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The European Union has virtually no skyscrapers except the newly built 'The Shard' in London. There are also a series of newly-built state-funded skyscrapers in Moscow.

On the other hand if you look at Hong-Kong, Shanghai, Singapore, Taipei, and Tokyo you will see the whole skyline full of skyscrapers. Why is it so?

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Not posting an answer because I don't have a source, but I would guess that it has to do with the large density of historic buildings in the cores of European cities, which they don't want to bulldoze. Paris for instance has a large concentration of skyscrapers in La Défense on the outskirts. Note that Rotterdam and Warsaw, cities which were substantially destroyed in WW2, both have an unusually high density of skyscrapers by European standards. –  Evan Harper Jul 7 '12 at 2:06
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@EvanHarper - Again, no sources, but that was roughly my theory too. Also, I think skyscrapers are mostly "statement" architecture, so are more attractive to up-and-comming metropoli than to old established ones. –  T.E.D. Jul 7 '12 at 2:47
    
@Evan Harper Those cities do not have real skyscrapers comparable to those of East Asia. And the argument that this is because of the land cost works in the opposite direction: there are many newly-built buildings in Europe but not scyscrapers. –  Anixx Jul 7 '12 at 9:00
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I don't understand what you mean by "real skyscrapers." Both Rotterdam and Warsaw have ~20 buildings of more than 100m height. And I didn't mention land cost. –  Evan Harper Jul 7 '12 at 19:05
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Could some of this be related to geology, for example, London being built on clay vs parts of Manhattan being built on rock? –  Steve Melnikoff Jul 11 '12 at 11:08

9 Answers 9

South East Asia (SEA) isn't totally full of sky-scrapers-- just the wealthy cities like Hong Kong, Singapore, or Shen Zhen. What all these cities have in common is fast, recent growth and limited space. England or France, or many other European states have been developing for hundreds of years. 200 years ago, there was no technology for sky scrapers; so, none were built. Today, SEA has many sky scrapers because there is a near future lack of space, and because sky scrapers are now possible to build.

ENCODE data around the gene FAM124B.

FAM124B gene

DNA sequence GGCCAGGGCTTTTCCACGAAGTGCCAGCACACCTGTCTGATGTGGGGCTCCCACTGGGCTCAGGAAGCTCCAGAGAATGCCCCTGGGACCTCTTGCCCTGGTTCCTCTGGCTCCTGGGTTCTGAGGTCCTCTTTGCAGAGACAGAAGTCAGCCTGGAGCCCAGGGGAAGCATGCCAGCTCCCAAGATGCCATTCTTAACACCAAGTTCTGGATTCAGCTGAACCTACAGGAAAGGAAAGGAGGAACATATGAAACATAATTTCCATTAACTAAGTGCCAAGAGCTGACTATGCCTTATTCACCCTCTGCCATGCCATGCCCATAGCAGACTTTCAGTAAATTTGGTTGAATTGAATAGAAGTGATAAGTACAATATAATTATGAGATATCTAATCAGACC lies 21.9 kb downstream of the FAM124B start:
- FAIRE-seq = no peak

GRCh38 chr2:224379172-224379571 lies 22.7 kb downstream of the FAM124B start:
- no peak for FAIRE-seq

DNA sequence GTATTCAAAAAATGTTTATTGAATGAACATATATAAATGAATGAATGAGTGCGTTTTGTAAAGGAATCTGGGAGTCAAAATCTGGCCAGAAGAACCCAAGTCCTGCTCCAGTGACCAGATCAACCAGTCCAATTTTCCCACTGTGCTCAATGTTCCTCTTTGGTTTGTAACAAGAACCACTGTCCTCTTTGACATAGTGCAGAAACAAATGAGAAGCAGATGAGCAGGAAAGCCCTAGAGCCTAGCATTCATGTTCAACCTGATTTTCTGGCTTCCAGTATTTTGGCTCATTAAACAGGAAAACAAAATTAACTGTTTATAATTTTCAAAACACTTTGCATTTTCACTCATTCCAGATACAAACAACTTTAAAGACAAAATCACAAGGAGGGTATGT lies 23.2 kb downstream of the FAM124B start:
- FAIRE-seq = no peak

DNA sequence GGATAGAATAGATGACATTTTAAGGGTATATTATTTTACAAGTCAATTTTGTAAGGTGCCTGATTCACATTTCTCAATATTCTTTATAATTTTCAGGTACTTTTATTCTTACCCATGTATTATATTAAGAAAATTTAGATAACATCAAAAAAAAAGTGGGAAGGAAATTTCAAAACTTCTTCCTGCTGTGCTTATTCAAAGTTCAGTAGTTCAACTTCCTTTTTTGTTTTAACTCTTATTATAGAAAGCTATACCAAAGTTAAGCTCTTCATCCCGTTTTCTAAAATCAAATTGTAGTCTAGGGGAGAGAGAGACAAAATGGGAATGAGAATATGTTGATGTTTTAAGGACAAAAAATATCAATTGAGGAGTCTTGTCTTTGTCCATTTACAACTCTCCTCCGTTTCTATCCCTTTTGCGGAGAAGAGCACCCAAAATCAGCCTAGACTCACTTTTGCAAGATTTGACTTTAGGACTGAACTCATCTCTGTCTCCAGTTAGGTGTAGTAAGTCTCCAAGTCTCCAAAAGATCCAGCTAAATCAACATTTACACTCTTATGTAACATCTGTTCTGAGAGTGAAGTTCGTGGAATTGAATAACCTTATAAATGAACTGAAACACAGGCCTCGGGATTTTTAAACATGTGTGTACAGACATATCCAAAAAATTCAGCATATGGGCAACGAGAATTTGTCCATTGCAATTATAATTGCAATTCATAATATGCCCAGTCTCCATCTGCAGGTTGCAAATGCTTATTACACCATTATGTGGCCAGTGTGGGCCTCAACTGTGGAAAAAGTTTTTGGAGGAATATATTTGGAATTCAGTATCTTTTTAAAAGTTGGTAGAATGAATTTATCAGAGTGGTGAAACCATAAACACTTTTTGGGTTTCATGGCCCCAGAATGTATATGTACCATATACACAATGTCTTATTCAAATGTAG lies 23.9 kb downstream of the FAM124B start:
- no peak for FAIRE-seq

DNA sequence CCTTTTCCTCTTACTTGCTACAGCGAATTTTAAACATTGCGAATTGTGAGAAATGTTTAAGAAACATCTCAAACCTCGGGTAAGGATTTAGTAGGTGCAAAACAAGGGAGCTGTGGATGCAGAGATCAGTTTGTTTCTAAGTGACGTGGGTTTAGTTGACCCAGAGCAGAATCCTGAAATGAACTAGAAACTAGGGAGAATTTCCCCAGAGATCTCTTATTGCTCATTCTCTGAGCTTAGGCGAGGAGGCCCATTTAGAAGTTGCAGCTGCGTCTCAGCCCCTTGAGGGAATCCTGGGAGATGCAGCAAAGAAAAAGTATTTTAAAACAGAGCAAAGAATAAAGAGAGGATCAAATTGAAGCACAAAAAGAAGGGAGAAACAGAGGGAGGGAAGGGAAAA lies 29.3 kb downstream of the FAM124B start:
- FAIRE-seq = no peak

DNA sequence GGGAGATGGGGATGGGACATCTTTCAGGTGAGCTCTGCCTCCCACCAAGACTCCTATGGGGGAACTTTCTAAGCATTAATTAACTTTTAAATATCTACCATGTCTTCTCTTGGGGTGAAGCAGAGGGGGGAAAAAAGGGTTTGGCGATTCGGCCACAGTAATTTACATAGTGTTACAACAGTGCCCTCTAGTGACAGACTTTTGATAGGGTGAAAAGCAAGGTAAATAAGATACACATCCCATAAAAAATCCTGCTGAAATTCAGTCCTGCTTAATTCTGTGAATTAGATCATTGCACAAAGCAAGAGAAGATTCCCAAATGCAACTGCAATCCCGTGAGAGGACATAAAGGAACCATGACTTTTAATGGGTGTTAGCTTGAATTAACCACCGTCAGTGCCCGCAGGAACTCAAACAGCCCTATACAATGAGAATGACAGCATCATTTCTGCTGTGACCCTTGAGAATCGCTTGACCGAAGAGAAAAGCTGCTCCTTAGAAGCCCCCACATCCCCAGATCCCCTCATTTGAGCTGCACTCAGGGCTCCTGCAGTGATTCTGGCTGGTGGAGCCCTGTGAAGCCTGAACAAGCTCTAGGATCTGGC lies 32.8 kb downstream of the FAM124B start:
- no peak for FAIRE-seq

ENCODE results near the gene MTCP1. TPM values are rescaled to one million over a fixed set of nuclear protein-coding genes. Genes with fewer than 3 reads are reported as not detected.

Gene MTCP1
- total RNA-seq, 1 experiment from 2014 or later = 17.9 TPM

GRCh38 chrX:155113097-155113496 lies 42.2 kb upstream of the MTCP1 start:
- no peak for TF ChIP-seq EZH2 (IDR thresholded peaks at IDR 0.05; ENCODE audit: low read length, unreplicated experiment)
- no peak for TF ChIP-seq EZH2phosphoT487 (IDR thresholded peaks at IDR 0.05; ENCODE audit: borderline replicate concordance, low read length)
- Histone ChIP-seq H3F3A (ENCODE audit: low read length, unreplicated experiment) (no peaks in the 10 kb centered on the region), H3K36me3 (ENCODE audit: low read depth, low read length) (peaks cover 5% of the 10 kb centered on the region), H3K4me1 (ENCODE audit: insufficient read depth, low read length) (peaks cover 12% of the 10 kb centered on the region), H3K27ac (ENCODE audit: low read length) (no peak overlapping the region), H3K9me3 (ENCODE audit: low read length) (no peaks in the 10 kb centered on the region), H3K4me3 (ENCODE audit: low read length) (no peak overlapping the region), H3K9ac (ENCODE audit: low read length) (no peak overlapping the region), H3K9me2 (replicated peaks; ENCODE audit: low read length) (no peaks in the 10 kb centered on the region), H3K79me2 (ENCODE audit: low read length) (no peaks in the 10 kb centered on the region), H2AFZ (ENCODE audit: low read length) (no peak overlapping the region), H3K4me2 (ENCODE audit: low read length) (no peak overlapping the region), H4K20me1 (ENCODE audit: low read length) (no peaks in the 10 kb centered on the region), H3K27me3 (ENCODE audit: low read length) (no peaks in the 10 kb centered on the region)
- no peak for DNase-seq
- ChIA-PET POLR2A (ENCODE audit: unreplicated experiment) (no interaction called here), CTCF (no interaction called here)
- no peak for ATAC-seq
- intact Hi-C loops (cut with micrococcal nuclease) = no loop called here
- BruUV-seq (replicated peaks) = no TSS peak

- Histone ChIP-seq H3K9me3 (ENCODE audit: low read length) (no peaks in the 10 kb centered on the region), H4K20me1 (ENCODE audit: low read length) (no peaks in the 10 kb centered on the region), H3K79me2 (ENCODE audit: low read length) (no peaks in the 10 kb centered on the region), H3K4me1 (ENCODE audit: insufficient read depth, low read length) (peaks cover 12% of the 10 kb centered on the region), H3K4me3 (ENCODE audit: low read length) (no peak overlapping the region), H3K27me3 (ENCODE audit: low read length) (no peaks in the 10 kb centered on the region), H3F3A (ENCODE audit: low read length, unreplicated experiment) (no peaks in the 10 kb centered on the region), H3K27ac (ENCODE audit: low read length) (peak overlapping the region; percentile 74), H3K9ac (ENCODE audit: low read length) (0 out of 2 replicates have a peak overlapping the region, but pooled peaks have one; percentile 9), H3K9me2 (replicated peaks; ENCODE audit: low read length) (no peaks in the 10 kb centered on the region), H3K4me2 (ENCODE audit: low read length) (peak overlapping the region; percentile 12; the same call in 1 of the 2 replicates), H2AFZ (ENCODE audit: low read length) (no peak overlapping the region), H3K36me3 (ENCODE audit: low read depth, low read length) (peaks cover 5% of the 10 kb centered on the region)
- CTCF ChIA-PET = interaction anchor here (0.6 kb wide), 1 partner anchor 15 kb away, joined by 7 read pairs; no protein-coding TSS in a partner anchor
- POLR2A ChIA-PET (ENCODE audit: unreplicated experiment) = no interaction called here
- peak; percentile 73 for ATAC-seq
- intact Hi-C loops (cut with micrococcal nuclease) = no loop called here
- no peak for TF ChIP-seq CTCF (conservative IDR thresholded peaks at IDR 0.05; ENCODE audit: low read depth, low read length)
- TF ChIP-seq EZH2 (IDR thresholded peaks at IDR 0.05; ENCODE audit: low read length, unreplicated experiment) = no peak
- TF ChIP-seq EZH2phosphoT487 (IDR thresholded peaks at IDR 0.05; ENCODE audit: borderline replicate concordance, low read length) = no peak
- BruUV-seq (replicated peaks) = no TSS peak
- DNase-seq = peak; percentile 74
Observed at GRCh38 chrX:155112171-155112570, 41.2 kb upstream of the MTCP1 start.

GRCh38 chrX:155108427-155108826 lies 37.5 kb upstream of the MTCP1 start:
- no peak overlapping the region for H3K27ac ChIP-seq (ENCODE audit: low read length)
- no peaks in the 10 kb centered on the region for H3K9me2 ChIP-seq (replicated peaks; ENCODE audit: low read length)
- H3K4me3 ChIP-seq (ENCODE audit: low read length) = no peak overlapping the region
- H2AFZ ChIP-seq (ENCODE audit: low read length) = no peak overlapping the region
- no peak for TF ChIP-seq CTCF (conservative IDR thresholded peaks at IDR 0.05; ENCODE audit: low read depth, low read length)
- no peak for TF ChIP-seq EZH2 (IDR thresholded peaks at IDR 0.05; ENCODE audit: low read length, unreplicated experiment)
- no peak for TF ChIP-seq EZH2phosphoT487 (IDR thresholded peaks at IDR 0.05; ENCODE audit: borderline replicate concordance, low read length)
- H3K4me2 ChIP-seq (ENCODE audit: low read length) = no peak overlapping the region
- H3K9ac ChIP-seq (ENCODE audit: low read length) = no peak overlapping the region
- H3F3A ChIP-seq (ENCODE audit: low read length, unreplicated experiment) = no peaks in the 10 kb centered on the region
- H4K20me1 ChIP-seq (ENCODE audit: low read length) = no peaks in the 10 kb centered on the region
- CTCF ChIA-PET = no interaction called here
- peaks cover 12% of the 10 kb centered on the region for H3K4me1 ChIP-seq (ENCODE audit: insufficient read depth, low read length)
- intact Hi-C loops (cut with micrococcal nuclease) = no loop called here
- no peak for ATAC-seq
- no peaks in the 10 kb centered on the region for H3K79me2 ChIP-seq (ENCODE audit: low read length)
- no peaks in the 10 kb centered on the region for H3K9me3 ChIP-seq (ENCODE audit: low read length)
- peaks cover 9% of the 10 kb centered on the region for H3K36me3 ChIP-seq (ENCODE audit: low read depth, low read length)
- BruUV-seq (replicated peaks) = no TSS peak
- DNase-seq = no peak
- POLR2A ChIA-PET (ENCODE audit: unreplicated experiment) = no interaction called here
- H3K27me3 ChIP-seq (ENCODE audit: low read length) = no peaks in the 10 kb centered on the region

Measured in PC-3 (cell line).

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I was on the fence about this, but I think its good enough for an upvote. You might snag a few more votes though with links. The growth stats have to be online, and surely there's an article out there somewhere saying something roughly akin to this. –  T.E.D. Jul 7 '12 at 16:13
    
@T.E.D. I'll keep looking in my spare time, thanks for the comment. –  Russell Jul 8 '12 at 3:23
    
Do you mean that in multiple cities throughout East Asia there is lack of space and there is no lack of space in any European city? –  Anixx Jul 8 '12 at 13:25
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@Anixx, SEA and Europe both have cities with a lack of space, but, the cities in Europe tent to have developed for a longer time a long time ago, using up all the space available with non sky scraper buildings. SEA on the other hand, has new cities who've experienced huge population growth in a short period of time, forcing these cities to build sky scrapers. It is not the lack of current space that forces the building of sky scrapers, but the near future lack of space. Thanks for the critique, I've edited my answer. –  Russell Jul 9 '12 at 8:03
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also, many European cities have laws and regulations restricting the size of new buildings in order to preserve historic skylines. This automatically limits the height of new buildings. –  jwenting Feb 20 '13 at 7:05

Technically, Tokyo, Hong-Kong, Shanghai, Shenzhen, Taipei, are NOT in South East Asia.

They are in Asia, which hosts 60% of the world's current human population.

Having 60% of the world's population seems like a valid reason to have a good proportion of the skyscrapers.


That being said, the small number of skyscrapers in Europe can not be denied. In many European cities (like Paris), construction of skyscrapers is forbidden or limited to particular places in the city periphery, in an attempt to preserve landscape.

Wikipedia says the Tour Montparnasse has been "often criticised for being out of place in Paris's urban landscape and, as a result, two years after its completion, the construction of skyscrapers in the city centre was banned."

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This isn't Europe, but I understand Philidelphia for a long time had an unwritten prohibition against building anything taller than the City Hall's tower. en.wikipedia.org/wiki/Philadelphia_City_Hall –  T.E.D. Jul 10 '12 at 13:23